16 January 2008


The French government is preparing its latest census of the population. Census takers will be visiting us sometime between tomorrow and February 15. For us, it will be interesting to see what kinds of questions they ask.

The funny thing is that just as the census-taking is about to begin, the government organization responsible for it announced yesterday that the French population is now 63.8 million, or 64.5 million counting the residents of overseas départements —Guadeloupe and Martinique in the Caribbean, for example — and territories — French Polynesia, etc.

The census organization, INSEE — L'Institut national de la statistique et des études économiques, which is part of the Ministry of the Economy — says 816,500 babies were born last year in France, and 526,500 people died. Immigration totaled 70,000.

In terms of population, at nearly 64M inhabitants France is the second-largest country in the European Union, after Germany (82M) and just ahead of the United Kingdom (61M). The French birth rate is the highest in Europe. Nonetheless, France is aging, with people over 65 accounting for 16.3% of the total population.

A male child born in 2007 has a life expectancy of 77.5 years, and a female child 84.4. Life expectancy for those born in 2007 is three months higher than for those born in 2006. People under 20 make up 24.9% of the population, a slight decrease from 2006.

Now what I wonder is why, if they know all this already, they are now going to do a census. Seems like a classic case of putting the cart before the horse.


  1. Ha, that is funny - maybe they're basing it on the number of deaths & births, and the actual census is more so to see where people are actually living?

    A friend of mine has been hired to help with it, and I'm sure she'll have some stories to tell when she's done!

  2. Hi Ken !

    M and Mme Amerloque refused flat out to answer the census questions last year. Invasion of privacy ... some are quite personal. They were assured that the censustakers were sworn to secrecy ... ha !

    They were also threatened with legal action ... and are still waiting.

    For the past several years, the census figures have been "estimates" anyway. The counting system was changed ...


  3. Bonjour l'Amerloque,

    Isn't the recensement once a decade as in the U.S.? We've been here five years now and have not been recensés before 2008.

    Thanks for the comment and good luck with the poursuites.

  4. There are global estimates, and there are the detailed statistics (particularly for different local government areas) that a census takes. That's here in the UK, at any rate: there is talk about not having regular censuses but ad hoc surveys instead, but so much about finance for local government and public services depends on what the central government knows about the make-up of local populations that it seems very unlikely anything could substitute for a full census from time to time.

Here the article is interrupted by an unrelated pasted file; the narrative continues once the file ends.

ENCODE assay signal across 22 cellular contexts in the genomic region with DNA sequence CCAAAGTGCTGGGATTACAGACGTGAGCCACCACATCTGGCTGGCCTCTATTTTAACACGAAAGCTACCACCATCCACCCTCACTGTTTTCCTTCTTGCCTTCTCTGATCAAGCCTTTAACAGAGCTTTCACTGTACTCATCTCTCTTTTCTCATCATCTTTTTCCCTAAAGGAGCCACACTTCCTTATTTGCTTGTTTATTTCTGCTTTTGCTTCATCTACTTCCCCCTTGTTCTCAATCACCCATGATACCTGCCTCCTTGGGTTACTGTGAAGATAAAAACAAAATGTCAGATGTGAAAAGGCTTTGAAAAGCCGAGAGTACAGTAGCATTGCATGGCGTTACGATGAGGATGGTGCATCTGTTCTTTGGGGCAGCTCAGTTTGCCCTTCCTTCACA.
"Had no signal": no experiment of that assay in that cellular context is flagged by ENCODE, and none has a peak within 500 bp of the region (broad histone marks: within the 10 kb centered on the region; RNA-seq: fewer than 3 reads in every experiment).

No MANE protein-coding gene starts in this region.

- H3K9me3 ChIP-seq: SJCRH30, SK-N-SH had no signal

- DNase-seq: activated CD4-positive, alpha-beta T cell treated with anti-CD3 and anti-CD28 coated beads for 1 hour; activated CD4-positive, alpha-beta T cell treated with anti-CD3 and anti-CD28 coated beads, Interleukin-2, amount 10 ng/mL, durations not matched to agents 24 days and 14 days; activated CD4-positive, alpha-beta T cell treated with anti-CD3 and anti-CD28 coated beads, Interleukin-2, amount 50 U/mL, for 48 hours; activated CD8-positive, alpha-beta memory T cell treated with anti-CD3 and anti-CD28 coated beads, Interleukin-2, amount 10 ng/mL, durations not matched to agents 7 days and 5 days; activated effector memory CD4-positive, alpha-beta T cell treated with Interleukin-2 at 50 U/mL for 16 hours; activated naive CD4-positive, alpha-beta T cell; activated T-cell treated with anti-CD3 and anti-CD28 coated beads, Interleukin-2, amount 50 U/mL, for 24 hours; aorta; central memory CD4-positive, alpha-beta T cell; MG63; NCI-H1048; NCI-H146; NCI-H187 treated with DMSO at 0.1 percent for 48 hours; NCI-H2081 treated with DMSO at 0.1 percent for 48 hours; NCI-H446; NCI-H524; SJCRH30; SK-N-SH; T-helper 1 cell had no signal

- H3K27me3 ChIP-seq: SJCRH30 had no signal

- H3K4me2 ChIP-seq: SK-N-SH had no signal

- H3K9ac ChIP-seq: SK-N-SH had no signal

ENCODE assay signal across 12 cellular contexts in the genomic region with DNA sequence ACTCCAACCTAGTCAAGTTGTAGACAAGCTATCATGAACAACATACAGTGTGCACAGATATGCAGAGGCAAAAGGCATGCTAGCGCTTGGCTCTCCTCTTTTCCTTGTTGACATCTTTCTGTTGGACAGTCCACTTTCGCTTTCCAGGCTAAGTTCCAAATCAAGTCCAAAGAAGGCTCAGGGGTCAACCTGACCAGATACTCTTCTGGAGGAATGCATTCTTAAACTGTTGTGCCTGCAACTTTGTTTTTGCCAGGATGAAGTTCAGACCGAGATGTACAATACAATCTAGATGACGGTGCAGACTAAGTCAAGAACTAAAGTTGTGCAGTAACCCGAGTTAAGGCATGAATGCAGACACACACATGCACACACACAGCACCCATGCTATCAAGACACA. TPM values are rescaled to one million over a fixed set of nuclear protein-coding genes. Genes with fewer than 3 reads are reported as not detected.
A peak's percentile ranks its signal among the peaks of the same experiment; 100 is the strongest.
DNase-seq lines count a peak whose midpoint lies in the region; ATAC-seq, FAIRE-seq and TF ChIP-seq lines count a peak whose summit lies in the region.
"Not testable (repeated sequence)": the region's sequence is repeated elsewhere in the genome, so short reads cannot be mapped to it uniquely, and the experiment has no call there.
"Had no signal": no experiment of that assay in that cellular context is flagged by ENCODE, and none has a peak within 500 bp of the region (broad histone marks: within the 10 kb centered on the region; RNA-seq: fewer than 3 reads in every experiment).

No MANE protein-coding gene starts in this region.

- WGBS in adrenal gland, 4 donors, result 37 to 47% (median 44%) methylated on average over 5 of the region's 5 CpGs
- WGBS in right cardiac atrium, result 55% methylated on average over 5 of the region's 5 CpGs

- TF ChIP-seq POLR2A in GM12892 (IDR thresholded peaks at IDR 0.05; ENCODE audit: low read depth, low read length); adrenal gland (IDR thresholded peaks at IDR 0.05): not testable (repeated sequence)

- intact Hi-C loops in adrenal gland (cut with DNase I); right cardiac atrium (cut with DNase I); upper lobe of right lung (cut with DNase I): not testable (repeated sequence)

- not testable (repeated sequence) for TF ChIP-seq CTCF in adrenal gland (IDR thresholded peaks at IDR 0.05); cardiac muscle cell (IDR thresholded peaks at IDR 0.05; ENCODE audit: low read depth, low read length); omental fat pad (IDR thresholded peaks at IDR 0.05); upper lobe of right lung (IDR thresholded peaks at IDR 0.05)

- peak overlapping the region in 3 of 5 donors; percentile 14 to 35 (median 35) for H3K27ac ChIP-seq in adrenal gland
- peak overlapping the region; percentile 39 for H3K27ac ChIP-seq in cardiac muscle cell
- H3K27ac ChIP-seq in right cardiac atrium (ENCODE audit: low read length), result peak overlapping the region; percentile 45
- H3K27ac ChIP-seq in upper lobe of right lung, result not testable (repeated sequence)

5. Hi Ken !

    //Isn't the recensement once a decade as in the U.S.? //

    It used to be, but changed several years ago, in 2004, to be precise.

    During the last official census, hundreds of thousands of people – Amerloque and his entire bourgeois building, for starters - didn't even answer one question; many of the questions were considered far too invasive. In addition, few citizens really believed the disclaimer that the censustaker was "bound by professional secrecy". In the "cite" tower blocks, some censustakers were beaten up and escorted out. In many areas they simply refused to go into the "banlieue". (sigh)

    The census here in France is no longer a door-to-door classical census carried out at regular intervals, but a "rolling census", called "recensement rénové". A lot of it appears to be "estimation" and "extrapolation". Certain villages, towns and cities, as well as cantons are selected every year, the inhabitants are "counted" and the results used to construct the national figures. Part of the government subsidy for municipal operations (the DGF – Dotation Globale de Fonctionnement) is based on the population of each town/city and some municipal authorities were allegedly fudging the figures.

    That - plus all the people who refused to answer the questions – was given as the "official" reason for the change in census process. It was page 3 news in the financial press for quite a while. (smile)

    The French Wiki article makes a interesting read … http://tinyurl.com/2peoe4

    //We've been here five years now and have not been recensés before 2008.//

    Looks like the rolling census is coming your way. (grin)

    //Thanks for the comment and good luck with the poursuites.//

    Amerloque extends his thanks … but is quite sure there won't be any legal followup. "They" would have to take thousands upon thousands of people to court …

    Une voisine de palier, in the French manner, has found a better way to avoid answering … (smile)

    When the censustaker comes, request with a pretty please that she/he leave to forms to be filled out and returned to the City Hall (the old way). Then just sit on the forms, and when push comes to shove '("Where are your forms ?"), simply state that the forms were sent to the City Hall, and that if the City Hall lost the forms, that's City Hall's problem. (grin)


    PS: Bonne Année !!!


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